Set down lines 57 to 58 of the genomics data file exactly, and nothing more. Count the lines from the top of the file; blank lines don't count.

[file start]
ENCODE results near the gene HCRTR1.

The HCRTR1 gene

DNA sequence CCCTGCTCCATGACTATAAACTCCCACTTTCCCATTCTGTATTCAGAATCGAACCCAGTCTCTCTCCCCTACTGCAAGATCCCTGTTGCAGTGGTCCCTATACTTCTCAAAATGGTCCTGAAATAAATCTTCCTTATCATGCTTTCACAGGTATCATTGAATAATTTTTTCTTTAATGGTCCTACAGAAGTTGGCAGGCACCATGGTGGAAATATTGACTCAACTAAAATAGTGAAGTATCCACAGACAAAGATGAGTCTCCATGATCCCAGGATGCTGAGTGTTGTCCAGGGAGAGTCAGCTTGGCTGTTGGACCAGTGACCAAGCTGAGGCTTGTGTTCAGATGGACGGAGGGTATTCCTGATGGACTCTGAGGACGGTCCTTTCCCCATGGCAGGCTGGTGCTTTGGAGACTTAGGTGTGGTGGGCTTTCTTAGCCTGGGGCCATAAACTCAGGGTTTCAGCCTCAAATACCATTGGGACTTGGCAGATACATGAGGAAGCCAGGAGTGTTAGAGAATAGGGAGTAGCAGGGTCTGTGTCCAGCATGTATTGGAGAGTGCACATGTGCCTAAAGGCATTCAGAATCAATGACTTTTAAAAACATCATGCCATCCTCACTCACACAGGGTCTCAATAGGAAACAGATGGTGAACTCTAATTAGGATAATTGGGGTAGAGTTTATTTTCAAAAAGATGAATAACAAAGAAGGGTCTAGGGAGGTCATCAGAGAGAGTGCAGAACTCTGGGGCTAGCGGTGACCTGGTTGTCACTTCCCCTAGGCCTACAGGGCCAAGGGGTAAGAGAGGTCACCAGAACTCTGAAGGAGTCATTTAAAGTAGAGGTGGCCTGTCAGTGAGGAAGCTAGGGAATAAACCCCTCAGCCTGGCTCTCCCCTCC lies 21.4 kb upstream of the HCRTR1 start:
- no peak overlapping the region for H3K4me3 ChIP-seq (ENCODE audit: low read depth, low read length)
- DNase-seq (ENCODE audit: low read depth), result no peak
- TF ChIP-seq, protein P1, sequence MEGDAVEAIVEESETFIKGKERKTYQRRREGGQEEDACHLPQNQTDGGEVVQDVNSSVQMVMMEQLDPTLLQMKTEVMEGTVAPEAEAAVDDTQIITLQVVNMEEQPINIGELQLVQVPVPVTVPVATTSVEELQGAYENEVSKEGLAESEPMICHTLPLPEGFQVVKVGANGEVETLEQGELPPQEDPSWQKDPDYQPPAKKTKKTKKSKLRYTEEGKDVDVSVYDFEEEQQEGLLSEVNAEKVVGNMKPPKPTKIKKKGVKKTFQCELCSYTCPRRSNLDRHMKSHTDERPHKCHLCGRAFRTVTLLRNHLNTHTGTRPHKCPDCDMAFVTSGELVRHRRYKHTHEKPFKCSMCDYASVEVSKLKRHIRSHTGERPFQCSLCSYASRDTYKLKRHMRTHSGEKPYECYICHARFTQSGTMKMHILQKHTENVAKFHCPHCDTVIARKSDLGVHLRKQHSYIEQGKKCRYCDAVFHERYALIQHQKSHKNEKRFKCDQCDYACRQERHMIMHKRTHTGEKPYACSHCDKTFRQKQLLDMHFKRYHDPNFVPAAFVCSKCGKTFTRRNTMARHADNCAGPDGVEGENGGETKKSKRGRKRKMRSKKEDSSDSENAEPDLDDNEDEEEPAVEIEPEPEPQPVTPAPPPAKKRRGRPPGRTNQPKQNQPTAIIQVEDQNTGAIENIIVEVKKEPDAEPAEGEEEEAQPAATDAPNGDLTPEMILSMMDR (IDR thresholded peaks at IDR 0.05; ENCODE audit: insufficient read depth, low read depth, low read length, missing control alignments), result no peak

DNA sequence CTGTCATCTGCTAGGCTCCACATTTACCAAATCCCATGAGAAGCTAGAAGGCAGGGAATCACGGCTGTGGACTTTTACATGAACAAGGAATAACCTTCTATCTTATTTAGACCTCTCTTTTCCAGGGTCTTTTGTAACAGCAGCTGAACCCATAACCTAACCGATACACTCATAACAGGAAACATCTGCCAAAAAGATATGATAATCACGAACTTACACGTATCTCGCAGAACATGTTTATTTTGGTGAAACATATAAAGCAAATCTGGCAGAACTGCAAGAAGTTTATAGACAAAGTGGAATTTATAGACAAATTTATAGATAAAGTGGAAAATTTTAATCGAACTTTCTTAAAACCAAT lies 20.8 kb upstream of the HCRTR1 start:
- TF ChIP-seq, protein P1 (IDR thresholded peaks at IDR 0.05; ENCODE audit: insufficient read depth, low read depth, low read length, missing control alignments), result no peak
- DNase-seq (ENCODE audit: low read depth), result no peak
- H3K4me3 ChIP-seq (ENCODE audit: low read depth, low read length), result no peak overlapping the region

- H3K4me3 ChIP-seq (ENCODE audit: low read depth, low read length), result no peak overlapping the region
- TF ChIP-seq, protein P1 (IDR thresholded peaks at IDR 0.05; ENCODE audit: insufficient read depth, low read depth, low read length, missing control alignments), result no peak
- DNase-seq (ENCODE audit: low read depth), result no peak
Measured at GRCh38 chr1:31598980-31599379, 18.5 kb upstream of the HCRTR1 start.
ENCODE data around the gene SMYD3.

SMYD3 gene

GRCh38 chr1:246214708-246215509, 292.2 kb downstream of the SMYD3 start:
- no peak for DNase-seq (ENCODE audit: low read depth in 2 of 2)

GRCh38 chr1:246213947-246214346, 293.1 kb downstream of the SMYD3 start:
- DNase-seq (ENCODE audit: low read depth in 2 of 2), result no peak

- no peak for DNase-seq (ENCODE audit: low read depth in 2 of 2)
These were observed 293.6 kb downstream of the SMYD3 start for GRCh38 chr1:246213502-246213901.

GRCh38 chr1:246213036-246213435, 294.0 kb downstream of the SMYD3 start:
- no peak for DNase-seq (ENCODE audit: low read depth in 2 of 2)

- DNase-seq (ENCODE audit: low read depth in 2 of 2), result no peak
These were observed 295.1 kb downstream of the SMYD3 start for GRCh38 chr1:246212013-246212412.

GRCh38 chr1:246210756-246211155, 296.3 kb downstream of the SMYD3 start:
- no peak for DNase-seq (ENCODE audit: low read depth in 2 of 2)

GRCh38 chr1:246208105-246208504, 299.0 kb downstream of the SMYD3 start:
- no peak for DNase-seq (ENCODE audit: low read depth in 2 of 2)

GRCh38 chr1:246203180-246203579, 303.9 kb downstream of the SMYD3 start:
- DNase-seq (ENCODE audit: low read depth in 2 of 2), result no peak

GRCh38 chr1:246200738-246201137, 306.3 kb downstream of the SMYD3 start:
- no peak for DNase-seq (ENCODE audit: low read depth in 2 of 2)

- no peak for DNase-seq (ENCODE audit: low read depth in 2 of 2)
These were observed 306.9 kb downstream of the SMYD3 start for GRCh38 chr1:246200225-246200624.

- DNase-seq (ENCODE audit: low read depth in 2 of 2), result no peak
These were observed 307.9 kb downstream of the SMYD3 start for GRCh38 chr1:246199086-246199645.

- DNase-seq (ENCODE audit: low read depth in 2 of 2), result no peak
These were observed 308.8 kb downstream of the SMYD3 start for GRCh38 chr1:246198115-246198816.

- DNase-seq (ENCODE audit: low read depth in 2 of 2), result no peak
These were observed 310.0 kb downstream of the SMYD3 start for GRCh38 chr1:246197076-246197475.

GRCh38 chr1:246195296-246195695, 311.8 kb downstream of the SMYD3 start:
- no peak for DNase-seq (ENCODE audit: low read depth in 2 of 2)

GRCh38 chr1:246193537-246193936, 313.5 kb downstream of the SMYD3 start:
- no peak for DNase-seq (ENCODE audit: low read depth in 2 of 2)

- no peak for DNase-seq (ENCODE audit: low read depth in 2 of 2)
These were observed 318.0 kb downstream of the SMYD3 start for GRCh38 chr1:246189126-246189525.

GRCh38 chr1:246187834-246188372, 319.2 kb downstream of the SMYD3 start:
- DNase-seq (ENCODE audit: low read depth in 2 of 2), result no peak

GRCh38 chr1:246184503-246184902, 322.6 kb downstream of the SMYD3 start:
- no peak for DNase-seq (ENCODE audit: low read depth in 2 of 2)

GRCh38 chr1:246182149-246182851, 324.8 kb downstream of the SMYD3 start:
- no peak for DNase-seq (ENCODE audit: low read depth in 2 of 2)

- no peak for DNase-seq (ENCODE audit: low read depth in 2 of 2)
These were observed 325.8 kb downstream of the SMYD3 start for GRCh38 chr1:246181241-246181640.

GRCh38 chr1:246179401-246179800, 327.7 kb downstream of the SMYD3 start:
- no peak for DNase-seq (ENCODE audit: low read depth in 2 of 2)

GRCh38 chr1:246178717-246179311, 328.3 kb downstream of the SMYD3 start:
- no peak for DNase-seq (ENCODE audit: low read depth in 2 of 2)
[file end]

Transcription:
GRCh38 chr1:246179401-246179800, 327.7 kb downstream of the SMYD3 start:
- no peak for DNase-seq (ENCODE audit: low read depth in 2 of 2)